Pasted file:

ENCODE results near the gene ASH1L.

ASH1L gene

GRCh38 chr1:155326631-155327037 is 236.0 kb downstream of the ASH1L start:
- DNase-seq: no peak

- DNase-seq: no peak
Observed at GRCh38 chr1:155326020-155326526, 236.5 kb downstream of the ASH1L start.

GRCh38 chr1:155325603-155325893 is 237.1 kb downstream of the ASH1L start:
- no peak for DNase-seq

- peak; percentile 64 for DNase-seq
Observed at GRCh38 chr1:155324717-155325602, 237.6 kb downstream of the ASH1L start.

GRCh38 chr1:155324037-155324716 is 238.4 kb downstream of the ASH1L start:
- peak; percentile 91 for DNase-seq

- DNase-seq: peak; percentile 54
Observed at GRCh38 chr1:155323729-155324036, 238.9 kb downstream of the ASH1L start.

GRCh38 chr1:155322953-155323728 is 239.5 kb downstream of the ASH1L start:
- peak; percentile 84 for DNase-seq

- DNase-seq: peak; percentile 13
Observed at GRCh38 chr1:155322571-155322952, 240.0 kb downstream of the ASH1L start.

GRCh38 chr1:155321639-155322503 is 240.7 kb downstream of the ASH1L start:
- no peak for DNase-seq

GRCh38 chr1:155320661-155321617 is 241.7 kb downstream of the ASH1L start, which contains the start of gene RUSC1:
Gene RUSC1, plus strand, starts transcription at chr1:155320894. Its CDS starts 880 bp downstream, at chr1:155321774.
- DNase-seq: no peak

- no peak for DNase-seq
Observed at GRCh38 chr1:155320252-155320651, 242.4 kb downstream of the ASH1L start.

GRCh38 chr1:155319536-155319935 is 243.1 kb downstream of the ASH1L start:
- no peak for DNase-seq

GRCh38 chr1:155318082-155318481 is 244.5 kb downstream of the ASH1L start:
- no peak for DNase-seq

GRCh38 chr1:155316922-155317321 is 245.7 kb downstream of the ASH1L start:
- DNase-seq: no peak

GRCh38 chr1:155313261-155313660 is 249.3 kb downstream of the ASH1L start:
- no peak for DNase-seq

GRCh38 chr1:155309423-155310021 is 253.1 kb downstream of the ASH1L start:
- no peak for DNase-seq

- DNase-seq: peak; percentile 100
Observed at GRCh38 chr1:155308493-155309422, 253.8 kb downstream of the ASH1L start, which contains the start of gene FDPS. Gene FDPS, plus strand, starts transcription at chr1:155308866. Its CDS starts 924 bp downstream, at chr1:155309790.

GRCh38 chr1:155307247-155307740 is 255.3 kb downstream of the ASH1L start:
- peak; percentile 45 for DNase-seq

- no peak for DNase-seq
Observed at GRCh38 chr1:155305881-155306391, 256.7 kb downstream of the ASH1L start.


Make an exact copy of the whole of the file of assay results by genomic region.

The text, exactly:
ENCODE results near the gene ASH1L.

ASH1L gene

GRCh38 chr1:155326631-155327037 is 236.0 kb downstream of the ASH1L start:
- DNase-seq: no peak

- DNase-seq: no peak
Observed at GRCh38 chr1:155326020-155326526, 236.5 kb downstream of the ASH1L start.

GRCh38 chr1:155325603-155325893 is 237.1 kb downstream of the ASH1L start:
- no peak for DNase-seq

- peak; percentile 64 for DNase-seq
Observed at GRCh38 chr1:155324717-155325602, 237.6 kb downstream of the ASH1L start.

GRCh38 chr1:155324037-155324716 is 238.4 kb downstream of the ASH1L start:
- peak; percentile 91 for DNase-seq

- DNase-seq: peak; percentile 54
Observed at GRCh38 chr1:155323729-155324036, 238.9 kb downstream of the ASH1L start.

GRCh38 chr1:155322953-155323728 is 239.5 kb downstream of the ASH1L start:
- peak; percentile 84 for DNase-seq

- DNase-seq: peak; percentile 13
Observed at GRCh38 chr1:155322571-155322952, 240.0 kb downstream of the ASH1L start.

GRCh38 chr1:155321639-155322503 is 240.7 kb downstream of the ASH1L start:
- no peak for DNase-seq

GRCh38 chr1:155320661-155321617 is 241.7 kb downstream of the ASH1L start, which contains the start of gene RUSC1:
Gene RUSC1, plus strand, starts transcription at chr1:155320894. Its CDS starts 880 bp downstream, at chr1:155321774.
- DNase-seq: no peak

- no peak for DNase-seq
Observed at GRCh38 chr1:155320252-155320651, 242.4 kb downstream of the ASH1L start.

GRCh38 chr1:155319536-155319935 is 243.1 kb downstream of the ASH1L start:
- no peak for DNase-seq

GRCh38 chr1:155318082-155318481 is 244.5 kb downstream of the ASH1L start:
- no peak for DNase-seq

GRCh38 chr1:155316922-155317321 is 245.7 kb downstream of the ASH1L start:
- DNase-seq: no peak

GRCh38 chr1:155313261-155313660 is 249.3 kb downstream of the ASH1L start:
- no peak for DNase-seq

GRCh38 chr1:155309423-155310021 is 253.1 kb downstream of the ASH1L start:
- no peak for DNase-seq

- DNase-seq: peak; percentile 100
Observed at GRCh38 chr1:155308493-155309422, 253.8 kb downstream of the ASH1L start, which contains the start of gene FDPS. Gene FDPS, plus strand, starts transcription at chr1:155308866. Its CDS starts 924 bp downstream, at chr1:155309790.

GRCh38 chr1:155307247-155307740 is 255.3 kb downstream of the ASH1L start:
- peak; percentile 45 for DNase-seq

- no peak for DNase-seq
Observed at GRCh38 chr1:155305881-155306391, 256.7 kb downstream of the ASH1L start.